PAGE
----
Professor Bruce Hutchinson asked how the 50% course requirement for the BS in Business Administration would relate to the new graduation requirements proposed by the Standards Committee last Spring. Professor Butterfield answered that the proposal on graduation requirements has not yet been passed by the faculty, and that the Council is awaiting more information on the proposal from the Standards Committee. Professor Ralph Anderson asked if the "50% rule" would exceed the requirement of 30 hours of course work required at UTC, and was told that it would. President Ezell and others indicated that it was acceptable for departments to require more than thirty hours at UTC.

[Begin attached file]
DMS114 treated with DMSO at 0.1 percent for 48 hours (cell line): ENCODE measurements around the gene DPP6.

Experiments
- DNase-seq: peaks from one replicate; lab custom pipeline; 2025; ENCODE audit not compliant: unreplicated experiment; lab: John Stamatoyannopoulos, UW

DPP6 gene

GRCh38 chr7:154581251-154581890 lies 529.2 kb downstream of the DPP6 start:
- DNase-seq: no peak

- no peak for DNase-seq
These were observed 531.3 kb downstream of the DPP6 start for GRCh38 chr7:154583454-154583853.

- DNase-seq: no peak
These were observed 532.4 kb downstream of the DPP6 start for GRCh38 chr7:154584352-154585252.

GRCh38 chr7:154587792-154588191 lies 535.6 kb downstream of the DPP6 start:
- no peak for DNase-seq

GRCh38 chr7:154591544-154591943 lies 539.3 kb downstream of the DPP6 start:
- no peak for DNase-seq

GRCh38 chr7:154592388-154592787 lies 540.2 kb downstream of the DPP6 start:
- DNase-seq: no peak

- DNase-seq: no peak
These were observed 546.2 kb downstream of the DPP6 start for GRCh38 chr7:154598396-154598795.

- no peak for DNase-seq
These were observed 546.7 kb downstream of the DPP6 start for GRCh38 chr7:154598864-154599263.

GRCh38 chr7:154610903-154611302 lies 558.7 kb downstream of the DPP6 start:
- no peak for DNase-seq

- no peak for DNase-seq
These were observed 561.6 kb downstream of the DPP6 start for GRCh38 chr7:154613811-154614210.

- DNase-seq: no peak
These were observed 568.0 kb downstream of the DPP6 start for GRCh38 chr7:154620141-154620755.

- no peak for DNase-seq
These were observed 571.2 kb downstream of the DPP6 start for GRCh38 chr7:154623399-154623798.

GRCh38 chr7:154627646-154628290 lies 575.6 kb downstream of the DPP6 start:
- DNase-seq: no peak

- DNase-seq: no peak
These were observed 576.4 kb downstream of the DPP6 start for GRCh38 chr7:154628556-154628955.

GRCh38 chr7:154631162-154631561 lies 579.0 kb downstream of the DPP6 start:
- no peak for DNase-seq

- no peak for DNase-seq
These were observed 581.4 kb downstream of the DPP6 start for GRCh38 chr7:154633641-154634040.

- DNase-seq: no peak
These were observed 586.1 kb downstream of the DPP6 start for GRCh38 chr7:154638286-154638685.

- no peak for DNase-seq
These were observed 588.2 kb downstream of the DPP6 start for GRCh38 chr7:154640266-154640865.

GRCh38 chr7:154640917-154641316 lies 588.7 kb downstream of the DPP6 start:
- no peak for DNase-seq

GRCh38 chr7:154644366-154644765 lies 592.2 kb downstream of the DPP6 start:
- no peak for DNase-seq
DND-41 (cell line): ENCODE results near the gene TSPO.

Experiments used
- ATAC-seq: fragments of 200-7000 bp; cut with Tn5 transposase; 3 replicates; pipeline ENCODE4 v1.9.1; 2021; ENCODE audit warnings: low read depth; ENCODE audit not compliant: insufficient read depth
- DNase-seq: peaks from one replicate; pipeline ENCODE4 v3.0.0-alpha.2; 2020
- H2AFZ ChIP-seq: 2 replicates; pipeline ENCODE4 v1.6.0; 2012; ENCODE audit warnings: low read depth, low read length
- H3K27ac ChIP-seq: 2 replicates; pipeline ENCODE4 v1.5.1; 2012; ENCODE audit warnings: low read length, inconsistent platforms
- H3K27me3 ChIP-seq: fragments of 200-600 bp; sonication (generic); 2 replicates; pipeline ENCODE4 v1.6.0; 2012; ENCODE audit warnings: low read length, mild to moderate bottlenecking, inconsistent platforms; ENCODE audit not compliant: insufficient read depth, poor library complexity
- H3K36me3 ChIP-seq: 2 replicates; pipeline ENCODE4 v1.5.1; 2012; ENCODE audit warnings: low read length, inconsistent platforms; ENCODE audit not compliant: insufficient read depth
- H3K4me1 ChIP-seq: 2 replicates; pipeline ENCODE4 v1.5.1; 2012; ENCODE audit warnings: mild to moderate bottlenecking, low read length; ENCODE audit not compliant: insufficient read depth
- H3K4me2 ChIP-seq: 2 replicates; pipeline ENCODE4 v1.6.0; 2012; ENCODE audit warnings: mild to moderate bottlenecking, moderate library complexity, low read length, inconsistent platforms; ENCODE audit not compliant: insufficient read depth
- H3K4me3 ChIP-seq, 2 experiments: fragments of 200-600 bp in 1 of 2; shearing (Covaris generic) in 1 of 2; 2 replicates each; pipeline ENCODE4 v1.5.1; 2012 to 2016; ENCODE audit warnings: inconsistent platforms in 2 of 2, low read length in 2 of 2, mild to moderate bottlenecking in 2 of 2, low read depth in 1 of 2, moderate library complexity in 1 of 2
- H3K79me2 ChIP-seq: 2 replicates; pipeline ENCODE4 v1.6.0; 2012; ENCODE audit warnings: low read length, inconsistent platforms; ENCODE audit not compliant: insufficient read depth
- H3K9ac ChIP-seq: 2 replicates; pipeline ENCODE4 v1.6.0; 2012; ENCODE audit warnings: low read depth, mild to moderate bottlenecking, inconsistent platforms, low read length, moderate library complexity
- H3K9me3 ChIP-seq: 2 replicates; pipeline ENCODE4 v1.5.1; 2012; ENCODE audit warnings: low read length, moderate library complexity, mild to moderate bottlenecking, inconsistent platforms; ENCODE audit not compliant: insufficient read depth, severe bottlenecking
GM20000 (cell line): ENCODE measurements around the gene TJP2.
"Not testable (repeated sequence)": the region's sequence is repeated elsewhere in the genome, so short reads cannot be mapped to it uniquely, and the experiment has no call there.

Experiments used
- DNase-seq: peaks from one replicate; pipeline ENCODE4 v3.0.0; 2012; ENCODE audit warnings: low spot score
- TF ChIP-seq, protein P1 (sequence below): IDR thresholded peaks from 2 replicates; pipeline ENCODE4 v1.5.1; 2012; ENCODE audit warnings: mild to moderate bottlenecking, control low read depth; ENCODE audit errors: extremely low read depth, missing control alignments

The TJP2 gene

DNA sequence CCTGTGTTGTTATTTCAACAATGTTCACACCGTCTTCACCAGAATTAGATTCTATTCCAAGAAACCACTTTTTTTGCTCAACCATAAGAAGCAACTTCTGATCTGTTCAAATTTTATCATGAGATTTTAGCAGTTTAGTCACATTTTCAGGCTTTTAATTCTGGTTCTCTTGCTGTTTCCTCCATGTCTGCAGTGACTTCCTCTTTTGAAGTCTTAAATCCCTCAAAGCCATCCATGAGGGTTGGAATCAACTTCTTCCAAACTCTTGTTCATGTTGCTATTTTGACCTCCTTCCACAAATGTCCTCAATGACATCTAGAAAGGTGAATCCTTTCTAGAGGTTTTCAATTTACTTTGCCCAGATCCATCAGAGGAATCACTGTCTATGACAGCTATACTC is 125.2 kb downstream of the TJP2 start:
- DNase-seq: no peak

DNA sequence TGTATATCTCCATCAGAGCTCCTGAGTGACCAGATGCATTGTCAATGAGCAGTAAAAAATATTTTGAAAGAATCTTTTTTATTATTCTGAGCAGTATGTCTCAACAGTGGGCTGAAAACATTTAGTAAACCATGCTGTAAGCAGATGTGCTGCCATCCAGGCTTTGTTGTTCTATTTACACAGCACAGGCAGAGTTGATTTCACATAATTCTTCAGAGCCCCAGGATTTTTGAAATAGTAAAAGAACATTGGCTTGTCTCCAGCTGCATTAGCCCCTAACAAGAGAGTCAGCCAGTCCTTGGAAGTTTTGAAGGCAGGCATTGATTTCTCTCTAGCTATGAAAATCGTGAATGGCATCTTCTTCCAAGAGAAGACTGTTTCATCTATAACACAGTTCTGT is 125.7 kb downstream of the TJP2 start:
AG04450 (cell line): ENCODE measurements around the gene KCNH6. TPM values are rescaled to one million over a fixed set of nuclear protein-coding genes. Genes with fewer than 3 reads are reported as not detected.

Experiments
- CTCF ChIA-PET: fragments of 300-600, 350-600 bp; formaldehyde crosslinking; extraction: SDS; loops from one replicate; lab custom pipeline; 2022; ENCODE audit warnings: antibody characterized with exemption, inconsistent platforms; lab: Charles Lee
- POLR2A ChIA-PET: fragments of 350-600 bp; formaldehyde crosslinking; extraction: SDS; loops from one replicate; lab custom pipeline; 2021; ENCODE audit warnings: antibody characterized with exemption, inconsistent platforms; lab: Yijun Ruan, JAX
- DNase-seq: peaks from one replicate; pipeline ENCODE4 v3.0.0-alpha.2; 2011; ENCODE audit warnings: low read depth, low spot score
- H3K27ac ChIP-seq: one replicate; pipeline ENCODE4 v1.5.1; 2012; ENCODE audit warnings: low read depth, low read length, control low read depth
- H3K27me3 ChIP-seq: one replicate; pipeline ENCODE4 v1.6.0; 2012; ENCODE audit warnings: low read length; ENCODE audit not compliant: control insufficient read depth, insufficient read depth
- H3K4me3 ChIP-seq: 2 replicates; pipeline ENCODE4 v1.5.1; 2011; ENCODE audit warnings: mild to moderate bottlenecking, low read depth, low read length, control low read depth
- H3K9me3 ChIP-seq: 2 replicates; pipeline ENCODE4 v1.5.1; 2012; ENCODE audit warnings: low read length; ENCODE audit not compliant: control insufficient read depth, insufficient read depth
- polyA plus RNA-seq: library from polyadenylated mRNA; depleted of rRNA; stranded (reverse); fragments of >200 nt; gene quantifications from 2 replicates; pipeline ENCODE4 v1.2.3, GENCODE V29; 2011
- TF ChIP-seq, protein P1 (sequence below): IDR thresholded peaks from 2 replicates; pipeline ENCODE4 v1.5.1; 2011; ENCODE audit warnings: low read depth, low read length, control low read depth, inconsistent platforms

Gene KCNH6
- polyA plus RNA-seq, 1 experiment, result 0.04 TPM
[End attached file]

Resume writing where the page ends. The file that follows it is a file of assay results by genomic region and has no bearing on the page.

In a lengthy discussion on the International Studies minor, Professor Marvin Ernst asked if students could, with the permission of the Coordinator, elect courses other than or in different Colleges than those listed in the proposal. Professor John Phillips, who chairs an advisory committee that developed the minor, answered affirmatively. Professor Bruce Hutchinson asked for the name of the program coordinator, and Professor Phillips responded that a coordinator has yet to be appointed. Professor Craig Laing asked if Geography 103 could be added to the core curriculum. Professor Phillips indicated his committee would take the matter under advisement. Professor Fritz Efaw wondered how difficult it would be for foreign students to earn credit in the minor for courses they had taken in other countries. Professor Phillips indicated that the usual transfer of credit process would be followed. Professor Kristin Switala noted that it would be important to accept transfer credit for UTC students who are studying abroad. Professor Mary Brabston asked if language requirements could be waived for students already fluent in a given language. Professor Phillips responded that the language requirement would not necessarily be limited to French, Spanish, or German. Professor Hutchinson asked where a course proposed for the minor would be sent. Professor Phillips answered that it would be sent to the Coordinator of the Program and follow the usual curriculum process. Professor Switala noted that this was how course proposals were handled in Women's Studies. Professor Bruce Wallace relayed that Art 431-432 had not been taught in several years, but that Art 214- 215, on world art, were taught every year. Professor Wallace moved to amend the motion to add Art 214-215 to the International Studies minor. Several Council members expressed the opinion that any proposed addition of courses to the minor should be considered by the Curriculum and the International Studies Advisory Committees before such additions were considered by the Council. Others maintained that since Art 214-215 were appropriate for the minor and the Art Department had recommended them, it would not be inappropriate for the Council to expedite matters and pass the amendment to add the courses. Those in favor of due process countered strongly. Professor Wallace volunteered to forget the whole thing. Professor Jim Stroud asked if Art 431-432 could be taught on demand, and Professor Wallace indicated that they were not being taught at all. Professor Stroud moved to amend the amendment and "replace" Art 431-432 with Art 214-215. (The original amendment was to add 214-215 and keep 431-432). Professor Hiestand seconded the motion to amend the amendment. When the votes were taken, both the amendment's amendment and the original amendment failed by voice vote (although there were several forceful "ayes" on both counts). Professor Verbie Prevost called the question on Professor Schlereth's original motion, and the motion to accept the entire curriculum package passed 23-4-1. President Ezell and Professor Butterfield assured professors that they could still get courses into the International Studies minor and the Curriculum Committee before the next deadline for curriculum changes for the Handbook. Professor Efaw expressed regret that the question had been called; there were elective courses listed in the minor that he felt should be omitted. Professor Efaw was advised that if he so desired he could move "later" to recommit the proposal to the Curriculum Committee.